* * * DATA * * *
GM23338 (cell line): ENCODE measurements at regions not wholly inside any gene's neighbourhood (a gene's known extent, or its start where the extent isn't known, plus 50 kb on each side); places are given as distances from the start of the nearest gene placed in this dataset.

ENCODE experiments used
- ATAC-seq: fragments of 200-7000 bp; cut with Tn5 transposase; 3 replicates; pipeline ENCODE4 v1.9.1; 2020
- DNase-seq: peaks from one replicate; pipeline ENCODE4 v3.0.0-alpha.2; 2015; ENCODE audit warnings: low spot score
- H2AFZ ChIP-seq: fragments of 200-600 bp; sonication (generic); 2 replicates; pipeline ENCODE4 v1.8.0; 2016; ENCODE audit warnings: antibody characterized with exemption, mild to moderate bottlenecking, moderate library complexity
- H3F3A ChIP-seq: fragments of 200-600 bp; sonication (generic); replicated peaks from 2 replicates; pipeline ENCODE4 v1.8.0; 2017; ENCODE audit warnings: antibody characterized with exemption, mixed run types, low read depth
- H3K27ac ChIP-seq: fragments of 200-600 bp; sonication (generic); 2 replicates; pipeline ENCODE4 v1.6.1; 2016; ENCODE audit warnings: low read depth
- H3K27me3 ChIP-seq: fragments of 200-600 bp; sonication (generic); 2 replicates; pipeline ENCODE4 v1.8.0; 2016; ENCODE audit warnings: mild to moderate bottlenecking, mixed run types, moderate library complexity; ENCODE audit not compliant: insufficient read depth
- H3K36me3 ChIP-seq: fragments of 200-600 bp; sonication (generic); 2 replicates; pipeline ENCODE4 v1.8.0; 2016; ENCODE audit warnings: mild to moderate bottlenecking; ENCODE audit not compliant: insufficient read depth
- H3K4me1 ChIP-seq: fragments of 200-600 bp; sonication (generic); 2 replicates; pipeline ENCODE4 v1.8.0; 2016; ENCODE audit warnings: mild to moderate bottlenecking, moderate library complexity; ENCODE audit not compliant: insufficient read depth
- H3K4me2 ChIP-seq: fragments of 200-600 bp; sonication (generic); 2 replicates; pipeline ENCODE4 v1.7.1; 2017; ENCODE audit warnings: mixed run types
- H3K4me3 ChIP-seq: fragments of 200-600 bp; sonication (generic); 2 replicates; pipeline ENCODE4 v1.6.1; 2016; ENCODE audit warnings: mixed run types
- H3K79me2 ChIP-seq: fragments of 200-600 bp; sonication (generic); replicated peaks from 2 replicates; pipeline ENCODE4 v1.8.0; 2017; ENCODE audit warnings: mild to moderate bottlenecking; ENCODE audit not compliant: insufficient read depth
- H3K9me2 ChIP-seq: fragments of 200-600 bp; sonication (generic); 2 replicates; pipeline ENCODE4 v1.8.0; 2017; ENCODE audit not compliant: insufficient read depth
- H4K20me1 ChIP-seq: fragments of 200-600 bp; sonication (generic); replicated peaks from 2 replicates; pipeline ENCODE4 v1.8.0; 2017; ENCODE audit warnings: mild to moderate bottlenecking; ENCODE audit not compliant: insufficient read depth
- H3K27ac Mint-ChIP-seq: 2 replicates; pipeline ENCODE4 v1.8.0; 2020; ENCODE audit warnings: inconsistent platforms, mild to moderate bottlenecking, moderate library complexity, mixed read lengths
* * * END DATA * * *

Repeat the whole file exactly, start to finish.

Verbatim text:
GM23338 (cell line): ENCODE measurements at regions not wholly inside any gene's neighbourhood (a gene's known extent, or its start where the extent isn't known, plus 50 kb on each side); places are given as distances from the start of the nearest gene placed in this dataset.

ENCODE experiments used
- ATAC-seq: fragments of 200-7000 bp; cut with Tn5 transposase; 3 replicates; pipeline ENCODE4 v1.9.1; 2020
- DNase-seq: peaks from one replicate; pipeline ENCODE4 v3.0.0-alpha.2; 2015; ENCODE audit warnings: low spot score
- H2AFZ ChIP-seq: fragments of 200-600 bp; sonication (generic); 2 replicates; pipeline ENCODE4 v1.8.0; 2016; ENCODE audit warnings: antibody characterized with exemption, mild to moderate bottlenecking, moderate library complexity
- H3F3A ChIP-seq: fragments of 200-600 bp; sonication (generic); replicated peaks from 2 replicates; pipeline ENCODE4 v1.8.0; 2017; ENCODE audit warnings: antibody characterized with exemption, mixed run types, low read depth
- H3K27ac ChIP-seq: fragments of 200-600 bp; sonication (generic); 2 replicates; pipeline ENCODE4 v1.6.1; 2016; ENCODE audit warnings: low read depth
- H3K27me3 ChIP-seq: fragments of 200-600 bp; sonication (generic); 2 replicates; pipeline ENCODE4 v1.8.0; 2016; ENCODE audit warnings: mild to moderate bottlenecking, mixed run types, moderate library complexity; ENCODE audit not compliant: insufficient read depth
- H3K36me3 ChIP-seq: fragments of 200-600 bp; sonication (generic); 2 replicates; pipeline ENCODE4 v1.8.0; 2016; ENCODE audit warnings: mild to moderate bottlenecking; ENCODE audit not compliant: insufficient read depth
- H3K4me1 ChIP-seq: fragments of 200-600 bp; sonication (generic); 2 replicates; pipeline ENCODE4 v1.8.0; 2016; ENCODE audit warnings: mild to moderate bottlenecking, moderate library complexity; ENCODE audit not compliant: insufficient read depth
- H3K4me2 ChIP-seq: fragments of 200-600 bp; sonication (generic); 2 replicates; pipeline ENCODE4 v1.7.1; 2017; ENCODE audit warnings: mixed run types
- H3K4me3 ChIP-seq: fragments of 200-600 bp; sonication (generic); 2 replicates; pipeline ENCODE4 v1.6.1; 2016; ENCODE audit warnings: mixed run types
- H3K79me2 ChIP-seq: fragments of 200-600 bp; sonication (generic); replicated peaks from 2 replicates; pipeline ENCODE4 v1.8.0; 2017; ENCODE audit warnings: mild to moderate bottlenecking; ENCODE audit not compliant: insufficient read depth
- H3K9me2 ChIP-seq: fragments of 200-600 bp; sonication (generic); 2 replicates; pipeline ENCODE4 v1.8.0; 2017; ENCODE audit not compliant: insufficient read depth
- H4K20me1 ChIP-seq: fragments of 200-600 bp; sonication (generic); replicated peaks from 2 replicates; pipeline ENCODE4 v1.8.0; 2017; ENCODE audit warnings: mild to moderate bottlenecking; ENCODE audit not compliant: insufficient read depth
- H3K27ac Mint-ChIP-seq: 2 replicates; pipeline ENCODE4 v1.8.0; 2020; ENCODE audit warnings: inconsistent platforms, mild to moderate bottlenecking, moderate library complexity, mixed read lengths